On Setting Standards
I worked with both Ray and Nancy on a constant basis from early in my freelance writing career, which began in 1983, until they moved to Arizona in the 1990s. I have a number of memories of Ray, all positive, but what really struck me as I was remembering him this morning was how he help me learn the ropes at the very beginning of my freelancing career.
I had made an abrupt move from account supervisor to freelance copywriter because I one day woke up and realized I couldn't stand being a "suit" anymore. I looked around for staff positions and nothing was available, so I took the plunge and became a freelancer. Ray--through the organization called Nelson-Pannullo-Jutkins--was one of my first clients.
Although I had been writing for awhile, I was pretty green in the business side of being a freelancer. There is an ethical standard everybody has to determine for themselves, and Ray helped me to set my standard high. I remember a situation where we were selling a client's corporate logo item and were going to show it on a desk. I suggested (this was 1983, and we all smoked like chimneys) that we accessorize it with an ashtray. Ray wouldn't do it. He said here was too much smoking in the world and he didn't want to do anything to encourage it.
On that same project, there was a creative mix up that cost Ray some money. I've forgotten the details, but remember my mortification when the art director quickly pointed the finger at me. I was panicked... This was the kind of agency infighting I was trying to get away from... But Ray immediately saw through it and told me I had done nothing wrong and shouldn't worry about it. Imagine my relief at discovering a code of ethics and fair play in advertising!
Ray also encouraged me to start speaking at industry events which brought me many new friends and experiences over the years. I admired, but never completely mastered, Ray's ability to be generous with information in a seminar yet leave 'em wanting just a bit more with the result they'd hire Ray. I did work on a number of the accounts he generated this way. The clients were invariably practicing what Ray had preached for business-to-business marketing and the results were almost invariably satisfying.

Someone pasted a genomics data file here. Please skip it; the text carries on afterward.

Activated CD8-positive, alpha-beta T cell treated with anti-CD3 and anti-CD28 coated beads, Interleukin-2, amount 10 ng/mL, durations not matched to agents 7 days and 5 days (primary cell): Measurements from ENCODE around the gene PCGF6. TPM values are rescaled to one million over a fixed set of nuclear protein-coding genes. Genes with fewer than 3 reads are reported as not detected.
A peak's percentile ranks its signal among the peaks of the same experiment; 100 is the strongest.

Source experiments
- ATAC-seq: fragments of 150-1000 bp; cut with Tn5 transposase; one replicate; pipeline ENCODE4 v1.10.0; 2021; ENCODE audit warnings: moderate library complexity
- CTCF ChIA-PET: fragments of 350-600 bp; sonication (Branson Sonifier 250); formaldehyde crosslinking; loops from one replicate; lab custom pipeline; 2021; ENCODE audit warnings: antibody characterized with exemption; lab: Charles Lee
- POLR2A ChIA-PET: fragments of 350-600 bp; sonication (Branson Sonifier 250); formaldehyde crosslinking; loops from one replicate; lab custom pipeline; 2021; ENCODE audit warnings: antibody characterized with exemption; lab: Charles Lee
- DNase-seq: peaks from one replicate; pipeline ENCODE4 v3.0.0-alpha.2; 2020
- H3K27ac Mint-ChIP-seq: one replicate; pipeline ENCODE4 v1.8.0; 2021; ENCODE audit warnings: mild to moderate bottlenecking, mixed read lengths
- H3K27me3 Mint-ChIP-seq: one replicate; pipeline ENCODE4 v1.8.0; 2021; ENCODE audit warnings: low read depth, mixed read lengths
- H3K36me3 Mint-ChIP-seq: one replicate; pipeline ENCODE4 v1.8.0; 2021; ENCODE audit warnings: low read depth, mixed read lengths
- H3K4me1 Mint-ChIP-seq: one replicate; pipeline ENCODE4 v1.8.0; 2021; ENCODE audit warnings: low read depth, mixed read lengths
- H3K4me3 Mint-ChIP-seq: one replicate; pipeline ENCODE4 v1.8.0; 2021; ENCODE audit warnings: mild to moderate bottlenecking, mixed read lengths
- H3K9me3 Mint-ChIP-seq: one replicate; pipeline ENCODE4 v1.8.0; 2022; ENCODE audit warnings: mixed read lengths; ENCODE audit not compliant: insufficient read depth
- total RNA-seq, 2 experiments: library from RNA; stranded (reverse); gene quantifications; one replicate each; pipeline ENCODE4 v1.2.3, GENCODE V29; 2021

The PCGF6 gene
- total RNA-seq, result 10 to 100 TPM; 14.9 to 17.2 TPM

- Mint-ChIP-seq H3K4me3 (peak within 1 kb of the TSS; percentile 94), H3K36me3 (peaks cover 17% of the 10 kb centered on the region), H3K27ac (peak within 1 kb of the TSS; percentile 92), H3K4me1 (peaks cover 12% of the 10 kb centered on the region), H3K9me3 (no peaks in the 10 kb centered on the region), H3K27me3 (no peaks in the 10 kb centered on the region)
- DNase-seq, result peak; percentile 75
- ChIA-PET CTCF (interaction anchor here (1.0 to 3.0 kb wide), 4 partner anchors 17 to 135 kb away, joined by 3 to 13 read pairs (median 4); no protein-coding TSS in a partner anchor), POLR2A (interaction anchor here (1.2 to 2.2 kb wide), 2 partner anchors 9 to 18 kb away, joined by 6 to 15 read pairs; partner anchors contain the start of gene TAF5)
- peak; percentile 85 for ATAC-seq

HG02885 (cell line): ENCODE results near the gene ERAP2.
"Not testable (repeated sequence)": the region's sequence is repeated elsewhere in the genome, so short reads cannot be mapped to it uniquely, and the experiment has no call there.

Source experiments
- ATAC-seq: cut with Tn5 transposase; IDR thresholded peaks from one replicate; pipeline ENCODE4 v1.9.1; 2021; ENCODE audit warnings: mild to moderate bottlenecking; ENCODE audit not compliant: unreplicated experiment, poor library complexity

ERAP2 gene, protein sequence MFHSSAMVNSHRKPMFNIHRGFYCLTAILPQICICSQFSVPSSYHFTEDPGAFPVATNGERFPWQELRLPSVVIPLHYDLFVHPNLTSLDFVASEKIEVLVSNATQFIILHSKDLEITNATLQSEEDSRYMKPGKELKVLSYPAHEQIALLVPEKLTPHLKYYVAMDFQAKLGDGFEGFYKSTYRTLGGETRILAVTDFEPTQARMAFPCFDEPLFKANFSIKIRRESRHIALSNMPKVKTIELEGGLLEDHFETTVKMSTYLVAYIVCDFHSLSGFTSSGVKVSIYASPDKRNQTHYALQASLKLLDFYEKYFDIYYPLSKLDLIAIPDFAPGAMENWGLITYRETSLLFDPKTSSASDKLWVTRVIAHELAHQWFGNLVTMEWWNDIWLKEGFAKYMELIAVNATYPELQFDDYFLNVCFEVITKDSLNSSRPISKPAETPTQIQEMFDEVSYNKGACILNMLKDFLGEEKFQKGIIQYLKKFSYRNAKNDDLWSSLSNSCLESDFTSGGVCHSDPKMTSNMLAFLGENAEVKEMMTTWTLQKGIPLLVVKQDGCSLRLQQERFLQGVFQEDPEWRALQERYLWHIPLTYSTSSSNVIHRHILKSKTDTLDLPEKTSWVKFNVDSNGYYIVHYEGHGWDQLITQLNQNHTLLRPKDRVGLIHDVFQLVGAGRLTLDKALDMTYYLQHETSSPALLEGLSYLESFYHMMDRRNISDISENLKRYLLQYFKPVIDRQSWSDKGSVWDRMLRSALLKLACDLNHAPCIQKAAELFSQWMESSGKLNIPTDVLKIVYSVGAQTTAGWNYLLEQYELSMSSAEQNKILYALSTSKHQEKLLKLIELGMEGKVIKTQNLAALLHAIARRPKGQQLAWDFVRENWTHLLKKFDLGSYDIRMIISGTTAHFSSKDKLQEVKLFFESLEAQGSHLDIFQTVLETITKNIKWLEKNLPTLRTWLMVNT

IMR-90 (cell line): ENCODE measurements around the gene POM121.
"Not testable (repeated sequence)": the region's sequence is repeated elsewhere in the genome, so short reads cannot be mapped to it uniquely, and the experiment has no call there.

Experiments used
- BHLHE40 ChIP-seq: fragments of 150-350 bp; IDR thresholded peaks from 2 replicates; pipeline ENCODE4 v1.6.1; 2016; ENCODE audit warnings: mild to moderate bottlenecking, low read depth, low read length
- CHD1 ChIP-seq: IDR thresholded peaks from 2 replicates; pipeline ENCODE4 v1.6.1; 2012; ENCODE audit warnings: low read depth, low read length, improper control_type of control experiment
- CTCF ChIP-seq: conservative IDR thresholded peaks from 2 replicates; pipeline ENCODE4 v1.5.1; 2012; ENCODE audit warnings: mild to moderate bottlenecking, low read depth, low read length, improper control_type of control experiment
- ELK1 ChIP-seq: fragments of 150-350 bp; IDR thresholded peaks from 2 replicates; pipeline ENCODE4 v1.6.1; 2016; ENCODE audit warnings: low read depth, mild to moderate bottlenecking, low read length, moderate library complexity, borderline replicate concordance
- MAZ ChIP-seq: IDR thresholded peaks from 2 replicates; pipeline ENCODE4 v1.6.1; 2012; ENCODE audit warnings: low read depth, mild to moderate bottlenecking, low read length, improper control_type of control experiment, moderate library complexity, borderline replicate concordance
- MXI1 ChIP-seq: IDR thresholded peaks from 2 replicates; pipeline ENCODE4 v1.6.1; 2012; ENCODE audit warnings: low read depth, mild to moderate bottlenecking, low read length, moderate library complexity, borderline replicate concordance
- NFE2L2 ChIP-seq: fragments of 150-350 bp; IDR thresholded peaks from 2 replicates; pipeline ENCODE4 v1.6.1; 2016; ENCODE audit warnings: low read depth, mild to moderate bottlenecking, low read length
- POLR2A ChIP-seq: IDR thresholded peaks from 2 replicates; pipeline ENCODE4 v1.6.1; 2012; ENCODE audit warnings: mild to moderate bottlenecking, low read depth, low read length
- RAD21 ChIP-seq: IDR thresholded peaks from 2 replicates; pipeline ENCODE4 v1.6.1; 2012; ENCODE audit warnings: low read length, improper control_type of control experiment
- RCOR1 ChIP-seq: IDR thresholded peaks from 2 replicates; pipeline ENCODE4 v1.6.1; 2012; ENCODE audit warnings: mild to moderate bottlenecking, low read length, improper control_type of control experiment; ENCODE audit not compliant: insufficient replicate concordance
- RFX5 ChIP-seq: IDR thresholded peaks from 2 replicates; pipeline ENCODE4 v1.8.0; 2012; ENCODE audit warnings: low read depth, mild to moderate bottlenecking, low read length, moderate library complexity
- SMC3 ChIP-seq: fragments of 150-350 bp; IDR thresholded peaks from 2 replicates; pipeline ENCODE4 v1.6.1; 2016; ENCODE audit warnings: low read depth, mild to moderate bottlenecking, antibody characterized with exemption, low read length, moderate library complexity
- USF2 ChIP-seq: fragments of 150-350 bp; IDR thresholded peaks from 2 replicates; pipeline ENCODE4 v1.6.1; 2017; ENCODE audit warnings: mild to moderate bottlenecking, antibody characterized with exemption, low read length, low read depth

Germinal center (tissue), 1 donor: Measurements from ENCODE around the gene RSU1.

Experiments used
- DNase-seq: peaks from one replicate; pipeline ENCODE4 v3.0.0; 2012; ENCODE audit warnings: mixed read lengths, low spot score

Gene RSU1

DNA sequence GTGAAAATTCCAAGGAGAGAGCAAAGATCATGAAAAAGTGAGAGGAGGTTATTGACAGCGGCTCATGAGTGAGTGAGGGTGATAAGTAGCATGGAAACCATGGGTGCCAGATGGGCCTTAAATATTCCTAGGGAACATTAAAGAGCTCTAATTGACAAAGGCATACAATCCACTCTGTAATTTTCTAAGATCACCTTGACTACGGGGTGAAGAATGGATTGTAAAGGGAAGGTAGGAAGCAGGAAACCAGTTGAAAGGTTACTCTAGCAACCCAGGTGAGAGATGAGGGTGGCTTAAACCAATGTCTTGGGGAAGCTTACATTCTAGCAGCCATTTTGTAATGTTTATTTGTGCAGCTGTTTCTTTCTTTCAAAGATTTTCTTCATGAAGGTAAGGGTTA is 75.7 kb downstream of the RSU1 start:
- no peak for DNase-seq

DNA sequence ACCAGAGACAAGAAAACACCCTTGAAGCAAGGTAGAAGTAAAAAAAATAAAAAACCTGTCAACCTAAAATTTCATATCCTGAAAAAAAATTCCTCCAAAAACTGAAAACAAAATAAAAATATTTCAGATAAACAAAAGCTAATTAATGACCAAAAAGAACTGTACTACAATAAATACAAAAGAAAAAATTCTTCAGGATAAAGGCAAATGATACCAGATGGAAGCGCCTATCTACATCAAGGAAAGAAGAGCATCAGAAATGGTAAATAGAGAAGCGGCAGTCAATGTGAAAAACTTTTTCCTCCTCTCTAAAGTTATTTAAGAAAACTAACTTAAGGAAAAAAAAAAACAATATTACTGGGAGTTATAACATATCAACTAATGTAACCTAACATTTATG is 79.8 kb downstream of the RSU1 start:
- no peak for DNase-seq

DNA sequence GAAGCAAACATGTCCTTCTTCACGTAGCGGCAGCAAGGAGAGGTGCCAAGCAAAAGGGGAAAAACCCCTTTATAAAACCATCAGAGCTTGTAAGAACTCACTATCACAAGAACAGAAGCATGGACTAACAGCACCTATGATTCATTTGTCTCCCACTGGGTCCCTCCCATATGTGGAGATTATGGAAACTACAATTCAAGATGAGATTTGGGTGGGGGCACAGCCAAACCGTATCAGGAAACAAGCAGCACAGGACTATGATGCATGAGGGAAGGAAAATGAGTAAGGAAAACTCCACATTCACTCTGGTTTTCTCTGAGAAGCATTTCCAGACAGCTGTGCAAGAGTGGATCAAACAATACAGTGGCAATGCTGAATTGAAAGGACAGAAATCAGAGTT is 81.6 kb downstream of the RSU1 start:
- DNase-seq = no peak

The last time I spoke to Ray was soon after he'd been diagnosed with leukemia, so that would be 2-3 years ago. I wanted to offer my perspective because my ex-wife, Judith, had died of leukemia in 1994. I wanted to make myself available to talk about the process of discovery we went through in case there was anything that could help, and also wanted to tell him how relatively fortunate he was to have the disease nearly a decade later because of advances in the field.
Ray was generous with his time in discussing his own condition, but politely declined my more detailed insights. He intended to fight this his own way, I realized. And did. I marveled as I continued to receive notices about Ray's Halloween gatherings and such as if nothing had changed. And, really it hadn't. Ray, you're a force of nature too powerful to be extinguished. See you down the road.
Otis Maxwell, freelance copywriter
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With fond memories of Ray and with deep respect for his family.